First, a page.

Journal article

T cells loaded with magnetic nanoparticles are retained in peripheral lymph nodes by the application of a magnetic field

  • Sanz‑Ortega, Laura Department of Immunology and Oncology, Centro Nacional de Biotecnología, Madrid, Spain
  • Rojas, José M. Department of Immunology and Oncology, Centro Nacional de Biotecnología, Madrid, Spain - Instituto Nacional de Investigación y Tecnología Agraria y Alimentaria, Madrid, Spain
  • Marcos, Ana Theodor Kocher Institute, University of Bern, Switzerland - Section of Medicine, Department of Oncology, Microbiology and Immunology, University of Fribourg, Switzerland
  • Portilla, Yadileiny Department of Immunology and Oncology, Centro Nacional de Biotecnología, Madrid, Spain
  • Stein, Jens V. Theodor Kocher Institute, University of Bern, Switzerland - Section of Medicine, Department of Oncology, Microbiology and Immunology, University of Fribourg, Switzerland
  • Barber, Domingo F. Department of Immunology and Oncology, Centro Nacional de Biotecnología, Madrid, Spain
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    22.01.2019
Published in:
  • Journal of Nanobiotechnology. - 2019, vol. 17, no. 1, p. 14
English T lymphocytes are highly dynamic elements of the immune system with a tightly regulated migration. T cell-based transfer therapies are promising therapeutic approaches which in vivo efficacy is often limited by the small proportion of administered cells that reaches the region of interest. Manipulating T cell localisation to improve specific targeting will increase the effectiveness of these therapies. Nanotechnology has been successfully used for localized release of drugs and biomolecules. In particular, magnetic nanoparticles (MNPs) loaded with biomolecules can be specifically targeted to a location by an external magnetic field (EMF). The present work studies whether MNP-loaded T cells could be targeted and retained in vitro and in vivo at a site of interest with an EMF.Results: T cells were unable to internalize the different MNPs used in this study, which remained in close association with the cell membrane. T cells loaded with an appropriate MNP concentration were attracted to an EMF and retained in an in vitro capillary flow-system. MNP-loaded T cells were also magnetically retained in the lymph nodes after adoptive transfer in in vivo models. This enhanced in vivo retention was in part due to the EMF application and to a reduced circulating cell speed within the organ. This combined use of MNPs and EMFs did not alter T cell viability or function.Conclusions: These studies reveal a promising approach to favour cell retention that could be implemented to improve cell- based therapy.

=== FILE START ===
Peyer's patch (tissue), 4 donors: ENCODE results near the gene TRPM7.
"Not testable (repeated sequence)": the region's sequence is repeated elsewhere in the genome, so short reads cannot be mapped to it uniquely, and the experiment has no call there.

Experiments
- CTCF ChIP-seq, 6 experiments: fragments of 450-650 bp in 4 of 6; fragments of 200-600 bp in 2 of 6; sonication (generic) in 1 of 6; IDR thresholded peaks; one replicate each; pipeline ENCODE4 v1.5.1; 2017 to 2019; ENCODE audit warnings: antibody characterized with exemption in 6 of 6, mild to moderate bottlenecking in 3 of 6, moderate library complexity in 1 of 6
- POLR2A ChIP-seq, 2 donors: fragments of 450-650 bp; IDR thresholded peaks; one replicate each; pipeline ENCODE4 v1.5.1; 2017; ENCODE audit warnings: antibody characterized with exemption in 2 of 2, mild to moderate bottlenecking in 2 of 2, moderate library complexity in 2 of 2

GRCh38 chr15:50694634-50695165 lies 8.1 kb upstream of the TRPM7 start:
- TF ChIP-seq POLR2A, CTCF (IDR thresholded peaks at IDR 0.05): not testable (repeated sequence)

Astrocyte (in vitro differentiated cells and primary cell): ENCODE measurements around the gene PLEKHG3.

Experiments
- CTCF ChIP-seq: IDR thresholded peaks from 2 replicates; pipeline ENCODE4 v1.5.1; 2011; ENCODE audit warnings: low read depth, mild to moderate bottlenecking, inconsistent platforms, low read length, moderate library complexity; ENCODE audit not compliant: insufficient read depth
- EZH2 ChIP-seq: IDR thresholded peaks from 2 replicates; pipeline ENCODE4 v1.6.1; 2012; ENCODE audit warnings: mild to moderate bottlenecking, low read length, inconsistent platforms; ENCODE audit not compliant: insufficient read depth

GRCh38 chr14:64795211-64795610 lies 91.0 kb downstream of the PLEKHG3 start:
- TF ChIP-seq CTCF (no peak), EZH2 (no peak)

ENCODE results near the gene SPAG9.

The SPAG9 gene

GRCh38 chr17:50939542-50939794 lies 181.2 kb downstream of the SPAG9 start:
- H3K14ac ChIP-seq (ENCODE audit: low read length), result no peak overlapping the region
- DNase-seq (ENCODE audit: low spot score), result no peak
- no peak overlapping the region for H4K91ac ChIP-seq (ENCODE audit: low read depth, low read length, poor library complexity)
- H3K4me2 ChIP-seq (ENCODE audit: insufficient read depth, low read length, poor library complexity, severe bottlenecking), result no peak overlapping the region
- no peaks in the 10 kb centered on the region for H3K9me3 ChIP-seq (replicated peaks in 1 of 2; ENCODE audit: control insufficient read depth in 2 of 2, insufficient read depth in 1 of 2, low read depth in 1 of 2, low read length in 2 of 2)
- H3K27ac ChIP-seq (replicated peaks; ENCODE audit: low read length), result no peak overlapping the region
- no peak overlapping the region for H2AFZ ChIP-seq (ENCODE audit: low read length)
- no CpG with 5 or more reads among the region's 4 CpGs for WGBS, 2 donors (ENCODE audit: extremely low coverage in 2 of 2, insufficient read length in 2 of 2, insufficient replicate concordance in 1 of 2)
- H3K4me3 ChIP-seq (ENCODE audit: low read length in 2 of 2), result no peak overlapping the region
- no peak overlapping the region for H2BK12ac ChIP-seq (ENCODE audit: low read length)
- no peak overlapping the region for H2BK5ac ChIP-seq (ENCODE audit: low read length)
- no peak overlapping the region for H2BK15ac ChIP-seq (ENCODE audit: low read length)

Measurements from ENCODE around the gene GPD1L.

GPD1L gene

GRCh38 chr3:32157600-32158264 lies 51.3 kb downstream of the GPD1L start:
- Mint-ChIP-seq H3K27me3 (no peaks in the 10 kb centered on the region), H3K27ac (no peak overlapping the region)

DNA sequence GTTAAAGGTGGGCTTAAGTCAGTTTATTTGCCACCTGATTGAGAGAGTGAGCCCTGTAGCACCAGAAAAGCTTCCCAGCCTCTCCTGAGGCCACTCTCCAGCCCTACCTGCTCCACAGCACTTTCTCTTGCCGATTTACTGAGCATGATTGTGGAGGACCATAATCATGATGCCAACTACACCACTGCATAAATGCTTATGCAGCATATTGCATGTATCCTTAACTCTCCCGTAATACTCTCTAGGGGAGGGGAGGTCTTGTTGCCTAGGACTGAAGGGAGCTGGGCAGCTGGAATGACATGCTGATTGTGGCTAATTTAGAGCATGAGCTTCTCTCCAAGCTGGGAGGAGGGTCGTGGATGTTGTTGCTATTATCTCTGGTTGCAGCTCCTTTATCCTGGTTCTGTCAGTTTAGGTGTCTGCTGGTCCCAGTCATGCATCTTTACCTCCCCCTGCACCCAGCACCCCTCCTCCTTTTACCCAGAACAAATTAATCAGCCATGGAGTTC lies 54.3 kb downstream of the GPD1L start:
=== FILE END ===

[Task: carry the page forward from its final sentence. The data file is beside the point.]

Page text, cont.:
Faculty
Faculté des sciences et de médecine
Department
Département de Médecine
Language
  • English
Classification
Biology
License
License undefined
Identifiers
Persistent URL
https://folia.unifr.ch/unifr/documents/307535
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